The plan for the day was to hike the Glen Boulder trail to the Davis Trail, then go south, summit Mt. Isolation and head back. A 12 mile round trip that promised good hiking with over two miles of splendid views above treeline. The weather however, changed all that. With blowing snow, there would be no splendid views, and the time above treeline would be more than we'd planned for when setting out on a late fall hike.

So we hiked up to Glen Boulder, marveled at the snow building over the ridge from the direction of Mount Washington, took a few photos, debated the need for the microspikes, and headed down. I might be game for winter hiking, but I'm not quite ready for icy blizzard hiking.

Thursday, October 14, 2010

Three-fer: North and South Kinsman and Cannon

There are times when a slideshow is better than 1,000,000,000 words. This slideshow follows us up to Lonesome Lake, Kinsman Pond, North then South Kinsman. After that we camped at Kinsman Pond, leaving early in the morning to pop over the infamous Cannonballs, summit Cannon Mountain, and return via Lonesome Lake.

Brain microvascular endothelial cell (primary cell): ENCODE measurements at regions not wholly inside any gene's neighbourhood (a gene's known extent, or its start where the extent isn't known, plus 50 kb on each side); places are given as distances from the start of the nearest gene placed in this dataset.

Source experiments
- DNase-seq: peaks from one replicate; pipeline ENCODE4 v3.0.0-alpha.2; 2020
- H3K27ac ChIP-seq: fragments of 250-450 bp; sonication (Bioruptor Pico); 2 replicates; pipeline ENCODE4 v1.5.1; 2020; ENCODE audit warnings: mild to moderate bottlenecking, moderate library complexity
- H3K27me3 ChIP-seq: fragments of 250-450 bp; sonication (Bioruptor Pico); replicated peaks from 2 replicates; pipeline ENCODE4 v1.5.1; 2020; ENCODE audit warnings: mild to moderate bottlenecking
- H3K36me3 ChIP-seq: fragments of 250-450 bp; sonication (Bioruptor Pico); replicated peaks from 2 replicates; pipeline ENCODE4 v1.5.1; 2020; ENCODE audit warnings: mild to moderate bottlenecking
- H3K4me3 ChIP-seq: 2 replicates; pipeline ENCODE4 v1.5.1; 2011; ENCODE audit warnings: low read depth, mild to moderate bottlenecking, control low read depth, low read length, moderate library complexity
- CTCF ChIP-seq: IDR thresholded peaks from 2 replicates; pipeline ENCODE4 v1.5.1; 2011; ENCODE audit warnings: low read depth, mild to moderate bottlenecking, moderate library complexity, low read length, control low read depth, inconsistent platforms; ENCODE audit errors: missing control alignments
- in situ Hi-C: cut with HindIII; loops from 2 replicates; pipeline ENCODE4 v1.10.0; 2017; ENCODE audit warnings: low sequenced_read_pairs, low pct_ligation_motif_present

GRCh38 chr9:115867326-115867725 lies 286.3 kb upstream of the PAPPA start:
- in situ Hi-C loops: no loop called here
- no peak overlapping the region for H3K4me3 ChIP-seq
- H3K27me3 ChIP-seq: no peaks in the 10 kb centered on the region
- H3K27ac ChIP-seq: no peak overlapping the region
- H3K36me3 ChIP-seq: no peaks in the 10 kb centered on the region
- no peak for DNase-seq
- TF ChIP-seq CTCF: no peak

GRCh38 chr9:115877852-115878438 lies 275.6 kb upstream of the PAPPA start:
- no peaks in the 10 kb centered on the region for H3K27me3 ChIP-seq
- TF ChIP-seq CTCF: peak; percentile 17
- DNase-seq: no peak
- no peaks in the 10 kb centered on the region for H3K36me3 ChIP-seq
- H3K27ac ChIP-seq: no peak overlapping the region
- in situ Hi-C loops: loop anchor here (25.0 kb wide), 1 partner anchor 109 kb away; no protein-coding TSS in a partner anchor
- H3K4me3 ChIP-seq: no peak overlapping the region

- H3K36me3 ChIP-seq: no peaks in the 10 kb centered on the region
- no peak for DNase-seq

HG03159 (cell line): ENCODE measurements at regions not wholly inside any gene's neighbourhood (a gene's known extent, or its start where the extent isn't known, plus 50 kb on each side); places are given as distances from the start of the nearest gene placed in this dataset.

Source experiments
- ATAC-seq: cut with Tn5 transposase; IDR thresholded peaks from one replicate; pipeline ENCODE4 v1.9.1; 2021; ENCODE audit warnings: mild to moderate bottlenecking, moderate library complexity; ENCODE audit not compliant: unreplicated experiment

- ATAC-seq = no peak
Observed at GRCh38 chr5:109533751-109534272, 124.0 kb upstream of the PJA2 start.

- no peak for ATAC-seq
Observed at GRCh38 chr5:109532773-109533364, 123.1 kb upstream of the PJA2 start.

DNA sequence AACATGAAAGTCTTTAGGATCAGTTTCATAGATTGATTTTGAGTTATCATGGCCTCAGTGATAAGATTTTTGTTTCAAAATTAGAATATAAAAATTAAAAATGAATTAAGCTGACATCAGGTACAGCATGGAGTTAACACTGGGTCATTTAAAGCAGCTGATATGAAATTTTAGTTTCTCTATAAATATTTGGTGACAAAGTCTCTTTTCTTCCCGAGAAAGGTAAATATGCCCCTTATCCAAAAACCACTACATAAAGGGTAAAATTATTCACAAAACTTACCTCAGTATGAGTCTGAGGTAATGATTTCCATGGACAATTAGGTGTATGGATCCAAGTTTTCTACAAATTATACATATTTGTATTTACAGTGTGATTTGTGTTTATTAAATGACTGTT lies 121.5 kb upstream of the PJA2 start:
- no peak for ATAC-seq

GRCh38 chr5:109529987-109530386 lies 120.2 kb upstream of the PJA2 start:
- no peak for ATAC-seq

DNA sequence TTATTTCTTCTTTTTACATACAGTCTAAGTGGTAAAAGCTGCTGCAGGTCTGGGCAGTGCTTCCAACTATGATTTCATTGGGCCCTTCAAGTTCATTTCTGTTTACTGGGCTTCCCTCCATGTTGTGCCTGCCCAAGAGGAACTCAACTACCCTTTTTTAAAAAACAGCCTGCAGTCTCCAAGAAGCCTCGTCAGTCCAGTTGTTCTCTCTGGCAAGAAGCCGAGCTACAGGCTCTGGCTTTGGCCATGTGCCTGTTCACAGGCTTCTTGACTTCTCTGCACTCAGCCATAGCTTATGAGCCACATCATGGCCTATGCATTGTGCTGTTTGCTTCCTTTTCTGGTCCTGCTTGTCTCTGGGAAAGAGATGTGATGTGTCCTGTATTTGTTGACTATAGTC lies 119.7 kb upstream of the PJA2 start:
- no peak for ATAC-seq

Monday, October 04, 2010

Passaconaway, Carrigain and thoughts on Winter Hiking

 This last weekend we hiked Carrigain and the weekend before we did Passaconaway – that makes two weekends in a row that were just phenomenally perfect! The weather on both days was clear, the views spectacular. The leaves are at peak color and every view you have is better than the rest. Every corner you turn, the trail just looks more fantastic. This being New England however, the temperatures between the two weekends were radically different. Two weeks ago it was 75 degrees this week, 45. While we ate lunch in our t-shirts and shorts on Passaconaway we retreated from the rime-ice covered Carrigain summit to have lunch huddled behind some stunted firs on Signal Ridge. Wearing our fleeces and soft shells it was still way too cold. But we enjoyed watching the high clouds flying over the Presidential range and occasionally glimpsed Mt. Washington.